It was only five years ago that I was sitting in my public relations and marketing classes, reveling at the fact that each of my professors had such drastic opinions on the future of PR and marketing, but none of them could seem to agree on what the future would hold. One of my professors swore that social media would explode, and all other forms of communication would essentially cease to exist. Another professor was adamant that no matter how technology advanced, the basics of the traditional approach couldn’t be compromised. Yet another professor emphasized that it wouldn’t be long before the traditional approach to marketing that we all knew and loved would be wiped out by an entirely new wave of digital marketing. Well…they weren’t all wrong.
In this ever-evolving digital world of ours, it’s become so easy for marketers to feel compelled to disregard approaches that are considered traditional. We’ve become trained to almost instantaneously associate the world “traditional” with words such as old, outdated or archaic. But just as that second professor of mine preached, there are certain traditional aspects that just can’t be ignored.
Any B2B marketer knows that getting the attention a business needs and deserves from its prospects isn’t always an easy task. Using an inbound marketing approach to create high quality, compelling content certainly helps to attract and convert prospective buyers, but getting a little extra help from earned media never hurt anyone…at least not that we’ve heard of!
Okay, so you understand the importance of earned media to your marketing efforts, and you’re ready to get on board with it…but how exactly do you go about it? The most common first step, unless you know the media contact personally, is to send your press release or pitched story via email. According to PRNews, these are some of the best practices for standing out in the media’s inbox:
Use your organization name in the From line
Keep your subject line honest, clear and concise
Make your contact information easy to find and use
Get creative with your content - releases with more engaging content (i.e. videos, motion graphics, audio, etc) perform better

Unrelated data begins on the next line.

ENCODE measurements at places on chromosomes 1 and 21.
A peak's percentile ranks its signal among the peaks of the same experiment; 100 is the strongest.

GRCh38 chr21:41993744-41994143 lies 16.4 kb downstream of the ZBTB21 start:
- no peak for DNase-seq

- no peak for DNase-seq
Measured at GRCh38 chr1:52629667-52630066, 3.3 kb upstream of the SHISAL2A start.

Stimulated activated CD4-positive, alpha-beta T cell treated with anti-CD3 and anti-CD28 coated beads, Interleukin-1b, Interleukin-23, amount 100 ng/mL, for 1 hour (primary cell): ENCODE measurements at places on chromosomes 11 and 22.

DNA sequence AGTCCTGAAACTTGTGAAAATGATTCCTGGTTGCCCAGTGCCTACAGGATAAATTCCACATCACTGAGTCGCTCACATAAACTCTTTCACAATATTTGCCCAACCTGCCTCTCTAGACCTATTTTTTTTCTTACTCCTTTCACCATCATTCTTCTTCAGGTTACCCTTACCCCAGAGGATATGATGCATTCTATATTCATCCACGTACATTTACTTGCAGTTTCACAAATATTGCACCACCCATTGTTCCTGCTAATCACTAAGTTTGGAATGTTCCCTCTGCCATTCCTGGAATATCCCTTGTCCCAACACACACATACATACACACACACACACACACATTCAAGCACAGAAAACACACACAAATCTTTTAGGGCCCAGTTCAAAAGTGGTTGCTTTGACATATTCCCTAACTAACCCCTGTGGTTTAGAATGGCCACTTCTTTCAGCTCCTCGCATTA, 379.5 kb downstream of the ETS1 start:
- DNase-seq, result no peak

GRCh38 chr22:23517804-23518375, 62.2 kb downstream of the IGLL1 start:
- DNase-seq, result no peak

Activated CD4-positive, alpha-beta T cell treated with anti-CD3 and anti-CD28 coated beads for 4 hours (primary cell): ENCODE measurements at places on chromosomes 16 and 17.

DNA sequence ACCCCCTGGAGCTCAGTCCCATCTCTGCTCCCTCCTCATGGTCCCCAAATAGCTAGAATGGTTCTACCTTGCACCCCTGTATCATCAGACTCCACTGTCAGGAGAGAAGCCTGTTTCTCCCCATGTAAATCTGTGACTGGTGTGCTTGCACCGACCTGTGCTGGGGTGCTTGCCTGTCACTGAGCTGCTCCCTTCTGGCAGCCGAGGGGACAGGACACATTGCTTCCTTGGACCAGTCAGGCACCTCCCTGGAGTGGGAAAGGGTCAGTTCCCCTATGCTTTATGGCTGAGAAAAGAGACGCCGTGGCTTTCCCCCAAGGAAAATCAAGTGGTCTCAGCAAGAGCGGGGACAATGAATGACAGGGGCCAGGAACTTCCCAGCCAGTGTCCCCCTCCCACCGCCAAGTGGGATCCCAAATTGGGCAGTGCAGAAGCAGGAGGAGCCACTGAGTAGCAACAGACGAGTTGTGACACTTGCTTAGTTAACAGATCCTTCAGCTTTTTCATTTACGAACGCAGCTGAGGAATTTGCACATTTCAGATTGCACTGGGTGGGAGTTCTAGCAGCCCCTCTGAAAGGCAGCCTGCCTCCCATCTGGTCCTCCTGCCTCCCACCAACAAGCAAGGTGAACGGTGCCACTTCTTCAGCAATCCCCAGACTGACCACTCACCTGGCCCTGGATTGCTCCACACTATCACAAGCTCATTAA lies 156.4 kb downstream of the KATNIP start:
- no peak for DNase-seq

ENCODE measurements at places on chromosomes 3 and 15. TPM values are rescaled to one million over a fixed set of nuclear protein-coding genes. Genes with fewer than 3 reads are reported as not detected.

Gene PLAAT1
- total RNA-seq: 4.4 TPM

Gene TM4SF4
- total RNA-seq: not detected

Avoid sending attachments or large files (unless they were specifcally requested)
Don't hide important text in images, which could be blocked on the receiver's end
Truthfully, even if you follow every single best practice and do everything “right,” there’s still no way of ensuring that your message will be seen among the masses of others. There are, however, some other practices you can employ to help increase your chances outside of the inbox, such as getting to know who you’re targeting and engaging with them on social media.
Before you’re going to send a new press release or pitch to someone, take the time to build a relationship (of sorts) with them. Seek them out on social media, follow them, share their own pieces and continue to engage with them to build some rapport and help them to recognize your name in their inbox.
Let’s say your company would like to submit a piece of earned media to a respected industry trade publication—maybe you're an insurance carrier and you want to get published in Insurance Journal. A quick scan of their website highlights their list of editors. Instead of emailing those editors and simply hoping that the stars align and your message is seen by one of them, find them on Twitter and start following them, then actively engage with the content that they produce.
If they share a blog post that they authored, share it on Twitter and mention them as the author to grab their attention, or simply send a tweet directly to them and mention how much you enjoyed their article. You could also search for them on LinkedIn and try to engage with them in the groups that they're active in, but certain privacy settings may not allow you to do so.
Make it your goal to engage with the media you're targeting often to have small conversations on social media. Perhaps you start by tweeting that you enjoyed their article. They might follow up with a thank you tweet, including a link to another one of their articles that they think you'd enjoy. After this happens a few times, you may be at a point where you're comfortable enough to send them your own article that you think they would enjoy - and maybe even publish!
Keep in mind, there's no direct guarantee that engaging with the media on social platforms will win you attention in their inbox (or outside of it), but making a few personal touches to grab their attention certainly won't hurt you. If you're smart about the content that you send and the strategy you employ, the media won't be able to ignore you!